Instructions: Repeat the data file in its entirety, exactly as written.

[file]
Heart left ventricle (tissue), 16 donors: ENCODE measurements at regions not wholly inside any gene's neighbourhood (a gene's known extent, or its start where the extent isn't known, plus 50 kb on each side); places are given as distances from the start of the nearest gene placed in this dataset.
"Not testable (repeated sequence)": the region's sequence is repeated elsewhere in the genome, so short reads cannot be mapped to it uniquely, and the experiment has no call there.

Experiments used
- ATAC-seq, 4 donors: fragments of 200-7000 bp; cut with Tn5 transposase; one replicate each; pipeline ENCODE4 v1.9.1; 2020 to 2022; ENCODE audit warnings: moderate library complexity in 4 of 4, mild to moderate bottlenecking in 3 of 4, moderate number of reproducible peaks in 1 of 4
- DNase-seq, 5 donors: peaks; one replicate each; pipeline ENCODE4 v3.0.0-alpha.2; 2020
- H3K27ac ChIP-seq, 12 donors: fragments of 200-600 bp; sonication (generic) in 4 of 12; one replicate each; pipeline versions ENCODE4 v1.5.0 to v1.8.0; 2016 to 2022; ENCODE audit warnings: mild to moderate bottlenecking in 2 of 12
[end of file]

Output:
Heart left ventricle (tissue), 16 donors: ENCODE measurements at regions not wholly inside any gene's neighbourhood (a gene's known extent, or its start where the extent isn't known, plus 50 kb on each side); places are given as distances from the start of the nearest gene placed in this dataset.
"Not testable (repeated sequence)": the region's sequence is repeated elsewhere in the genome, so short reads cannot be mapped to it uniquely, and the experiment has no call there.

Experiments used
- ATAC-seq, 4 donors: fragments of 200-7000 bp; cut with Tn5 transposase; one replicate each; pipeline ENCODE4 v1.9.1; 2020 to 2022; ENCODE audit warnings: moderate library complexity in 4 of 4, mild to moderate bottlenecking in 3 of 4, moderate number of reproducible peaks in 1 of 4
- DNase-seq, 5 donors: peaks; one replicate each; pipeline ENCODE4 v3.0.0-alpha.2; 2020
- H3K27ac ChIP-seq, 12 donors: fragments of 200-600 bp; sonication (generic) in 4 of 12; one replicate each; pipeline versions ENCODE4 v1.5.0 to v1.8.0; 2016 to 2022; ENCODE audit warnings: mild to moderate bottlenecking in 2 of 12